LOS ANGELES — Nate Eovaldi does not become an October legend, does not come away as the soft-spoken, triple-digit throwing phantasm who apparently feels no fatigue, if a home run derby decides the game after 14 innings. Eduardo Nunez’s trips, falls and tumbles are not laughed about — once everyone realizes he’s able to continue, of course — if a runner is on second base to begin every frame after the ninth inning.
“When the catcher ran over him, he felt he was in bad shape,” Alex Cora said. “But like I told him, he's like, ‘I'm not coming out.’ I said, ‘Well, you can't come out. We have no more players.’”
That was a choice.
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Fans are in bed earlier if the skills contest begins in the 10th. But a game artificially pushed to an ending will never stick out as one of the wildest nights in baseball history. Not in a way something so bizarre as Game 3 did. An error led to a run in both the top and bottom of the 13th? Wacky gold, even if you were asleep. The conversation endures today and may for many days: how much do you blame Kinsler? No, not him, the offense!
The longest game in postseason history, as measured both by innings (18) and time (7 hours, 20 minutes), is not further proof that the league needs to destroy the possibility of such games altogether. It’s validation of a set-up that forces managers and front offices to make choices for both the present and the future. Enjoyment exists in the unknown of baseball’s unrestricted format, even as it has become easy to mock the lyric, “I don’t care if I never get back.”
Pace-of-play tweaks and other rule changes are needed. To say baseball is too slow is to state the obvious. But there need not be a change to how long a game can actually continue. Even then, a discussion about October games and the regular season should be held differently.
These nights are rare. Eliminating them amounts to a blip on the radar.
Baseball’s staunch re-entry rules indeed mean stars leave permanently night to night — an artificial barrier between the fans and a star player. But the sense of strategy in baseball is centered on taking a shot at an appropriate time. What’s the worst that happens? A no-name player gets a moment in the sun, furthering baseball as the egalitarian sport.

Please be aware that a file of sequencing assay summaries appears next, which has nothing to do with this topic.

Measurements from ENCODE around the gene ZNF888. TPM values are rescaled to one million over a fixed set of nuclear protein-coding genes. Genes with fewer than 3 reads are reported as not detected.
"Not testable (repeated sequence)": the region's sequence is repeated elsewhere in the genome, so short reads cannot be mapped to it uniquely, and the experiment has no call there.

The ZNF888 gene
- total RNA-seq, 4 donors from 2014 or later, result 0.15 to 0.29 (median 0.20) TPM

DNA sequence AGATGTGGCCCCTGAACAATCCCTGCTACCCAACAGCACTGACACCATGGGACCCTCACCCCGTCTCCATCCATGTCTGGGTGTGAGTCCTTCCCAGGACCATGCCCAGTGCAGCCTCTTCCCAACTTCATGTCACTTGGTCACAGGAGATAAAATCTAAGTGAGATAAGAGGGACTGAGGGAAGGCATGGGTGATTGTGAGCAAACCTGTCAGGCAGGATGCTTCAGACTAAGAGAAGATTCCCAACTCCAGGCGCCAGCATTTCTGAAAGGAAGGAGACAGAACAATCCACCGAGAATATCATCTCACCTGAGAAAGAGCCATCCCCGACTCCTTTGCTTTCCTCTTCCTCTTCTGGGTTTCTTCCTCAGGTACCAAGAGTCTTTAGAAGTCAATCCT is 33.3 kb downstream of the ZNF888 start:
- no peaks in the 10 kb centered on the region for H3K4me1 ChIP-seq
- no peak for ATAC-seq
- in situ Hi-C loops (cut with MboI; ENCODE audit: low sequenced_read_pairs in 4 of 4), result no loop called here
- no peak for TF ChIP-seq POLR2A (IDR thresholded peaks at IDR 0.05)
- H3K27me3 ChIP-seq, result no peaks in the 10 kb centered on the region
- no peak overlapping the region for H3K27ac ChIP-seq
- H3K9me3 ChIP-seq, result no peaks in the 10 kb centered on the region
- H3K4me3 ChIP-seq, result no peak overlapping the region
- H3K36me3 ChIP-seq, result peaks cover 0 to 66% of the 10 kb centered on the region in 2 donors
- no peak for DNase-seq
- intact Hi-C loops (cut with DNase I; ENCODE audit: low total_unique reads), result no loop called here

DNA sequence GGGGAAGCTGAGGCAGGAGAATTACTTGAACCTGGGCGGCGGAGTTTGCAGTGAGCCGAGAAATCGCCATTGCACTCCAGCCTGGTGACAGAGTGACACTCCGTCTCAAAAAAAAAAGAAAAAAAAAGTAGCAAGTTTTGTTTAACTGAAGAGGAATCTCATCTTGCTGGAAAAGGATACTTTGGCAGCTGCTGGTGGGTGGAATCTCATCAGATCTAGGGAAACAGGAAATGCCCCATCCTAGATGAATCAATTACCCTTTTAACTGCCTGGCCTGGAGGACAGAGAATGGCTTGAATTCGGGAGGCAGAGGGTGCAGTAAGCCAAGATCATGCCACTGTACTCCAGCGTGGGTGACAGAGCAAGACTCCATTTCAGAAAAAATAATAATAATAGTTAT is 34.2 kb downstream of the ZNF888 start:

One can wonder whether, for health reasons, it was wisest to ask Eovaldi to throw 97 pitches after he had already given perfect innings in both Games 1 and 2. But that's a question for the Sox, not the format. Everything, from the roster to its usage, was in the team's control.
As a two-time Tommy John surgery recipient, Eovaldi is not a low-risk pitcher. Drew Pomeranz didn’t throw a pitch in the game. Eduardo Rodriguez threw six - that's pitches, not innings. Riding Eovaldi was a choice, one that produced an experience that Rick Porcello said actually moved him to tears: six-plus innings of work and just one earned run, Max Muncy’s opposite-field walk-off shot.
"I actually, after the game was over I started crying because that was — I mean, he's grinding. Every pitch,” Porcello said. “He literally gave everything he had on every single pitch, and it was special. It was a lot of fun to watch. That's the epitome of reaching down deep and I don't know. I'm really proud of him. I'm proud of the way our guys battled tonight. We came up one run short. So be it. We'll be back tomorrow.”
Both teams’ rosters are stretched and tired. Game 3 will have effects far beyond Friday night and Saturday morning. If baseball ever sought to limit the length of a game, it would be tapering the conversation around those moves needlessly.
Cora chose to go all-in, Dave Roberts chose to be more conservative. Let such positions continue to be taken. Games move too slowly. Friday night-into-Saturday morning was an anomaly of weirdness to be appreciated, not a new call to sweeping action.